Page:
The purpose of this paper was testing suitability of the time-series analysis for quality control of the continuous steel casting process in production conditions. The analysis was carried out on industrial data collected in one of Polish steel plants. The production data concerned defective fractions of billets obtained in the process. The procedure of the industrial data preparation is presented. The computations for the time-series analysis were carried out in two ways, both using the authors’ own software. The first one, applied to the real numbers type of the data has a wide range of capabilities, including not only prediction of the future values but also detection of important periodicity in data. In the second approach the data were assumed in a binary (categorical) form, i.e. the every heat(melt) was labeled as ‘Good’ or ‘Defective’. The naïve Bayesian classifier was used for predicting the successive values. The most interesting results of the analysis include good prediction accuracies obtained by both methodologies, the crucial influence of the last preceding point on the predicted result for the real data time-series analysis as well as obtaining an information about the type of misclassification for binary data. The possibility of prediction of the future values can be used by engineering or operational staff with an expert knowledge to decrease fraction of defective products by taking appropriate action when the forthcoming period is identified as critical.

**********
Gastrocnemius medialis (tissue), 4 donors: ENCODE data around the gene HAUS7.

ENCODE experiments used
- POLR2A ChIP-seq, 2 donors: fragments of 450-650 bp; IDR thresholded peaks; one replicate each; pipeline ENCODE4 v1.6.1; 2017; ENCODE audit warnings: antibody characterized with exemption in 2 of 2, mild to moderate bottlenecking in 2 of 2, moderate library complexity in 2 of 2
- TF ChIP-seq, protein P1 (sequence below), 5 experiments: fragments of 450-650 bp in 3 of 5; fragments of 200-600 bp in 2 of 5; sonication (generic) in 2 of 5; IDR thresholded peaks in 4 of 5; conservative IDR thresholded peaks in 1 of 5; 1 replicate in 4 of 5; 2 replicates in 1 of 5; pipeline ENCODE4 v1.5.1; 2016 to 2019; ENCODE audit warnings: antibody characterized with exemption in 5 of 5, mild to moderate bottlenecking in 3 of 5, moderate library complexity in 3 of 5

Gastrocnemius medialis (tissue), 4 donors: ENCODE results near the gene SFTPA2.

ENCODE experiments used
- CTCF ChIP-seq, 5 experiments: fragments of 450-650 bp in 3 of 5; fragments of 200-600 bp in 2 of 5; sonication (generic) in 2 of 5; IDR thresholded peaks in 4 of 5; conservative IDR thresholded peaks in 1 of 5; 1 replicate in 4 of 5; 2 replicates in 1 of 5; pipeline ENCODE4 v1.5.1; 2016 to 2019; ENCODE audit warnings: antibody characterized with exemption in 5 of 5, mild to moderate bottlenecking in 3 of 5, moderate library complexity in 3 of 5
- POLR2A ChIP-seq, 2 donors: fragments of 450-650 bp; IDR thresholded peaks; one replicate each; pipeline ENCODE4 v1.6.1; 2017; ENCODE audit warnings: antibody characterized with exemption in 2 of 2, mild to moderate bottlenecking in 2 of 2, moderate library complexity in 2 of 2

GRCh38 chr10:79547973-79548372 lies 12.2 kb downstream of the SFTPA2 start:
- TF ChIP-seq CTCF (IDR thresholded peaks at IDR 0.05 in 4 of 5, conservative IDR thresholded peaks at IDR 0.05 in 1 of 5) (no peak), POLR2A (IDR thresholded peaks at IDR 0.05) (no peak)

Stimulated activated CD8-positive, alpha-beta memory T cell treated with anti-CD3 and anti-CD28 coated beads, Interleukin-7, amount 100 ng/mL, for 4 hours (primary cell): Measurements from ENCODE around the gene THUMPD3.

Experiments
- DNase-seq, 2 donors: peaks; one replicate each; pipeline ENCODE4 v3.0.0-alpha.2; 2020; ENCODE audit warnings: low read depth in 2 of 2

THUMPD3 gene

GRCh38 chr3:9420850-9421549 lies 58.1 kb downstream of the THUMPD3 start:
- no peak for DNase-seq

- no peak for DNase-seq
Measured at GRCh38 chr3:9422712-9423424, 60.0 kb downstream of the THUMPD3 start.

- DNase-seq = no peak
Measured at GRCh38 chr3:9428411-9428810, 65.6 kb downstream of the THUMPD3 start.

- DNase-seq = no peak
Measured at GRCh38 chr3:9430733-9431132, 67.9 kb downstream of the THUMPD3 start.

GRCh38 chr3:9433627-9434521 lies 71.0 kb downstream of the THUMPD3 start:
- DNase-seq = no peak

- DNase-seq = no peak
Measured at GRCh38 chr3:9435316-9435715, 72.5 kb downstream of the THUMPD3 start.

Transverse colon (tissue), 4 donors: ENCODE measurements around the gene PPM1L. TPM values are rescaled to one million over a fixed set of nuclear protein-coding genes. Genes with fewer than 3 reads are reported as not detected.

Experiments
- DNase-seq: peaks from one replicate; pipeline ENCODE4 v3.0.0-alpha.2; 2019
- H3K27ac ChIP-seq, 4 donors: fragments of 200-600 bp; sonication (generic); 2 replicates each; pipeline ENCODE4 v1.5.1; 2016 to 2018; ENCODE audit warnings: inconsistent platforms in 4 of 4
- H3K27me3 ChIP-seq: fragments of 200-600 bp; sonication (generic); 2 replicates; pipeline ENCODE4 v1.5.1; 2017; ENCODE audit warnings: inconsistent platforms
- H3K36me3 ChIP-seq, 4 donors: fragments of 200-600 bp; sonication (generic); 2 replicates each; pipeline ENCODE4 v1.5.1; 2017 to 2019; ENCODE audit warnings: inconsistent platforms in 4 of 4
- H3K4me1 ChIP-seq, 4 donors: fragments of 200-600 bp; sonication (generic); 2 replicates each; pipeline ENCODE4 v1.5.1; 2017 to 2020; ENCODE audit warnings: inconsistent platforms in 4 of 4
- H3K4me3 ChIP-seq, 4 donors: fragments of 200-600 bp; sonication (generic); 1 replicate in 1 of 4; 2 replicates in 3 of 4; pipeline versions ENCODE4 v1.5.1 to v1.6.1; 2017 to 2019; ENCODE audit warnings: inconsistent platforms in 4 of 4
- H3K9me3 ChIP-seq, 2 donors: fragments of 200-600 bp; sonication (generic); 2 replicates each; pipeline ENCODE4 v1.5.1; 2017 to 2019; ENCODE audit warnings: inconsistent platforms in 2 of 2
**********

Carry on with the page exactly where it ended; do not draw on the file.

Statistical Process Control (SPC) based on the well known Shewhart control charts, is widely used in contemporary manufacturing industry, including many foundries. However, the classic SPC methods require that the measured quantities, e.g. process or product parameters, are not auto-correlated, i.e. their current values do not depend on the preceding ones. For the processes which do not obey this assumption the Special Cause Control (SCC) charts were proposed, utilizing the residual data obtained from the time-series analysis. In the present paper the results of application of SCC charts to a green sand processing system are presented. The tests, made on real industrial data collected in a big iron foundry, were aimed at the comparison of occurrences of out-of-control signals detected in the original data with those appeared in the residual data. It was found that application of the SCC charts reduces numbers of the signals in almost all cases It is concluded that it can be helpful in avoiding false signals, i.e. resulting from predictable factors.